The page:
The 9 Worst Fictional Armies Ever Seen on Screen

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Not pictured: the 70% of draftees who don't come back. (Amazon Studios)

It might seem weird to armchair quarterback a bunch of armies and commanders who are 100% not real, but the whole point of a silver-screen enemy is to give our heroes something to fight against. If the heroes of the story can kill 90 enemy soldiers by throwing a handful of bullets, it’s just not a compelling fight.

Read: How Hollywood Films Get the US Military As a Co-Star

We totally understand that even the United States military doesn’t have a serious operation plan for alien robot invasions or dinosaur attacks. But even if there were, the U.S. probably could do a lot better than Michael Bay or Roland Emmerich gave us credit for. We could do a lot better than these onscreen armies, against all enemies, real or imagined.

1. Val Verde (“Commando”)

Val Verde takes the top spot because it’s a two- and maybe three-time loser. The country abducted the daughter of America’s best Special Forces soldier to coax him into performing an assassination. When John Matrix finally gets to fight Val Verde’s rebel troops, an entire battalion just runs at him piecemeal.

Matrix kills what looks like Val Verde’s entire army, who can’t seem to do anything about it. He didn’t even have to aim. The only time anyone stops to aim in “Commando” is when Matrix kills a Val Verde soldier with a thrown saw blade.

John Matrix's only punishment for going rogue was an invitation to re-join the U.S. Army. (20th Century Fox)

Val Verde reappears in “Die Hard 2” to recruit some U.S. Special Forces soldiers of its own to help its captured dictator escape justice. There must be some bad luck in Val Verde, because the moment they stop fighting for the U.S., they get beaten by a single LAPD cop.

2. The Galactic Empire (“Star Wars”)

Despite what you see on screen, the Galactic Empire’s glory days are clearly behind it, no matter which “Star Wars” movie you’re watching. Oh, sure, you hear stories about the battles the Empire won and atrocities it committed, but rarely, if ever, are they depicted on screen.

The Empire tried to show you who it was right from the very start. (Disney/Lucasfilm)

Watching these bumbling idiot stormtroopers makes one wonder how they ever managed to pass stormtrooper basic training, let alone conquer an entire empire. The Empire’s officers aren’t much better. They keep gambling their entire civilization on building the same superweapon with the same strategy over and over, only to get routed completely by teddy bears with sticks.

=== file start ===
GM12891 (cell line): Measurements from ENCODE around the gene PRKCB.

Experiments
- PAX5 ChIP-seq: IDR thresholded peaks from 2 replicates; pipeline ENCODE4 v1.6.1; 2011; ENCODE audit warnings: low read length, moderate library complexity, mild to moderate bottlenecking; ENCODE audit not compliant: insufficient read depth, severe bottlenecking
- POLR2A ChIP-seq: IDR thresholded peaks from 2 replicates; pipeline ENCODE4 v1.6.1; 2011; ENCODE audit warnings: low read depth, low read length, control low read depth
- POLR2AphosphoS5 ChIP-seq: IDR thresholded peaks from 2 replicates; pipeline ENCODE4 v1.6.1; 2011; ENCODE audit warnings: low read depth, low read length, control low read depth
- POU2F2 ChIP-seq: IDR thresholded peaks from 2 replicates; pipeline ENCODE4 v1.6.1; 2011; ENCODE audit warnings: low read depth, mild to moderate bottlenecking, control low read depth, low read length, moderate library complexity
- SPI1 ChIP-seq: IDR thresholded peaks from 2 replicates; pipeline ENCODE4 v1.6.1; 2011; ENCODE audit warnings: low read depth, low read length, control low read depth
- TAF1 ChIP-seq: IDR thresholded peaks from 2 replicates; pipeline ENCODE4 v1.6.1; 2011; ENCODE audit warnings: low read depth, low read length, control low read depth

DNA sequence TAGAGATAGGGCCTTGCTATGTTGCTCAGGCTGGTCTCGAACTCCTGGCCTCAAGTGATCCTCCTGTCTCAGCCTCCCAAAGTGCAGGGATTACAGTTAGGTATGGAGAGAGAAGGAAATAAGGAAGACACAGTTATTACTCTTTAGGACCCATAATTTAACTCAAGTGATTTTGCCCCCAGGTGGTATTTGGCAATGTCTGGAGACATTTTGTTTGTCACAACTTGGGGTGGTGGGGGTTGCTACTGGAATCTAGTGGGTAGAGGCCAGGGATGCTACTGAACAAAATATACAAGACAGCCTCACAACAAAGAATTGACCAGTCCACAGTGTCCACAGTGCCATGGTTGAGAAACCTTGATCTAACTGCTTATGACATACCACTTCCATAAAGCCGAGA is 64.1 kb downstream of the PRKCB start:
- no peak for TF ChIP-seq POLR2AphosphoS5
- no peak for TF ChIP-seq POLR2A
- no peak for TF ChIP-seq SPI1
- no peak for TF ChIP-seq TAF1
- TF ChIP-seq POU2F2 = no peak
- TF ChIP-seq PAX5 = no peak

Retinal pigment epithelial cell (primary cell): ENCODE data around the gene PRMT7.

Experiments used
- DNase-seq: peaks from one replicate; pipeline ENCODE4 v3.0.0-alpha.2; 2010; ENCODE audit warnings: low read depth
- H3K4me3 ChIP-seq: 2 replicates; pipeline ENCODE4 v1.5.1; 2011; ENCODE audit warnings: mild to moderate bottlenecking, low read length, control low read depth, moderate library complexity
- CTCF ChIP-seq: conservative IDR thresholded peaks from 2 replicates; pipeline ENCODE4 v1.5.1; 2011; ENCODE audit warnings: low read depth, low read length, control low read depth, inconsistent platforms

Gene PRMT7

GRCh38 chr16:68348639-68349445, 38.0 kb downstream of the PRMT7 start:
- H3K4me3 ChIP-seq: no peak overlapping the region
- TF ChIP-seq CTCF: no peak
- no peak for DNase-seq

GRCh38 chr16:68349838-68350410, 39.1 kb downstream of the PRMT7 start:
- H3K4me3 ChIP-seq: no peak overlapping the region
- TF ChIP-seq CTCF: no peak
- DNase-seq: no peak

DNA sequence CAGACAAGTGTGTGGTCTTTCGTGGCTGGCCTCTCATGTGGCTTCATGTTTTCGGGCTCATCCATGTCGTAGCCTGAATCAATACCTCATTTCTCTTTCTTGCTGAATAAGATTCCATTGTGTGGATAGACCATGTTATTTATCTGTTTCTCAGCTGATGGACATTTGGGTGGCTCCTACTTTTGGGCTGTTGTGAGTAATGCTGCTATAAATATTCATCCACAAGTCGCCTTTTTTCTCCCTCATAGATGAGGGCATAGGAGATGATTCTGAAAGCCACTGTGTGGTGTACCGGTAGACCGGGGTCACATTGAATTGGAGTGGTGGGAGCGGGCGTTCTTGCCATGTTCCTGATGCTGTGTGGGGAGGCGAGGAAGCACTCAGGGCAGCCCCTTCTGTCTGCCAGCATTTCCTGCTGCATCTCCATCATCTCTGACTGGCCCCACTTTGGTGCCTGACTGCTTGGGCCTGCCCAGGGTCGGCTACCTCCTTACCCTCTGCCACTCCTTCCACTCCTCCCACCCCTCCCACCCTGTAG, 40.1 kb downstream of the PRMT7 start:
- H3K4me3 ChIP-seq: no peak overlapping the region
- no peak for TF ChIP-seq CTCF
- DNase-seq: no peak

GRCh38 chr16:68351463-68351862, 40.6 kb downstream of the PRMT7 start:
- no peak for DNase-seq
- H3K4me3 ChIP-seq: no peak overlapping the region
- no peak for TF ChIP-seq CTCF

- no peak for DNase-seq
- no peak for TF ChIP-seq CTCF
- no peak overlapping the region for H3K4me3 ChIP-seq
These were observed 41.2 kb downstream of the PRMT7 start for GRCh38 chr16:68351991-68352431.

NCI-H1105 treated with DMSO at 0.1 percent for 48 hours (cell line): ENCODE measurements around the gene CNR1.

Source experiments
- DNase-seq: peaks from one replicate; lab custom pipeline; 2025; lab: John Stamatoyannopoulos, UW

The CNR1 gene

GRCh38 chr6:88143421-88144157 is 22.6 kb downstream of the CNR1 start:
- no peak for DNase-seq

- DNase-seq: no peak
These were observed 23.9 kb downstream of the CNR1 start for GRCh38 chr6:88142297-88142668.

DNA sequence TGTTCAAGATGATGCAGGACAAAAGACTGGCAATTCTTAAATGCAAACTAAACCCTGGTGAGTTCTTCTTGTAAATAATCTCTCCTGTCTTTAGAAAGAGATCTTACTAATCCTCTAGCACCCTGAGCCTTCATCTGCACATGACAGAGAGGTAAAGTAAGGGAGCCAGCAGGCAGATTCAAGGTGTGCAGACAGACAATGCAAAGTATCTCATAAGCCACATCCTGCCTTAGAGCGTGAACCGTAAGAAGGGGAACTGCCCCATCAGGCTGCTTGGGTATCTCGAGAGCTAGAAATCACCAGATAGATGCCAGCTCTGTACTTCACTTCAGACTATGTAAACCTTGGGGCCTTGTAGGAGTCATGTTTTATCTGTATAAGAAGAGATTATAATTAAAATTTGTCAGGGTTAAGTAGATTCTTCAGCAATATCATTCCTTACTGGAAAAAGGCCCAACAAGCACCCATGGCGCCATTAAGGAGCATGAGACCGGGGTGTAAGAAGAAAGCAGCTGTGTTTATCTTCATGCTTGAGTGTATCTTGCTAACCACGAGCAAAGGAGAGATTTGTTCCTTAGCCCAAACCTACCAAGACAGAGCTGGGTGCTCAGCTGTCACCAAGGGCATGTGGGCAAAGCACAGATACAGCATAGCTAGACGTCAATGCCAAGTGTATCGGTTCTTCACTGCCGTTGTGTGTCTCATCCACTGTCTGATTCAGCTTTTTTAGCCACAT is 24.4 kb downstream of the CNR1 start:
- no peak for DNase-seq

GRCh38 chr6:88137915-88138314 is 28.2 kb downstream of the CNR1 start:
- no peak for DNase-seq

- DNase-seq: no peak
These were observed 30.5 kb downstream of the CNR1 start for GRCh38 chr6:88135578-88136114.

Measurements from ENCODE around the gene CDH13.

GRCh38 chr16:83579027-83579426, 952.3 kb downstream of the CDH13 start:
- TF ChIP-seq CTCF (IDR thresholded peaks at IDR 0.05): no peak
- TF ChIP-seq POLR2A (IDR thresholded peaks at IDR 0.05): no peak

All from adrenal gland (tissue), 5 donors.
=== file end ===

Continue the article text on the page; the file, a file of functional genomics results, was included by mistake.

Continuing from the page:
3. The Night’s Watch (“Game of Thrones”)

Who in the Seven Kingdoms thought it would be a good idea to defend the continent’s most important military choke point with a bunch of criminals, outcasts and other undesirables? This is like hiring O.J. Simpson to be your babysitter. Sure, there’s no legal reason not to, but you still shouldn’t feel good about it.

The best thing about the Night’s Watch is that they know when they can’t win and probably won’t be able to hold off an invasion. But even when they try to warn the Seven Kingdoms, no one listens -- because the Night’s Watch is a bunch of criminals, outcasts and other undesirables.

How did anyone not see this coming? (HBO)

4. Future Earth (“The Tomorrow War”)

When you absolutely need the manpower to fight off an alien invasion, going back in time and drafting dead people seems like a great idea. Bonus points for whoever on future Earth came up with that one. Enlisting a schoolteacher worked in “Saving Private Ryan,” it could work for the future.

Getting the troops to the fight seems a lot more difficult than time travel for these people, though. The army of the Earth of the future drops off soldiers to fight in midair, only to have them fall to their future death and/or gruesome injury. This is like making the D-Day landing from the middle of the English Channel: It’s not gonna end well.

"We need troops... It's probably better if you didn't ask too many questions about that." (Amazon Studios)

Future Earth offers no training, no information about the enemy and will straight up bomb its draftees the moment it becomes convenient. This is especially weird for an army who desperately needs troops. They don’t even tell their troops how to kill the enemy. It's astonishing that Dan Forester did as well as he did.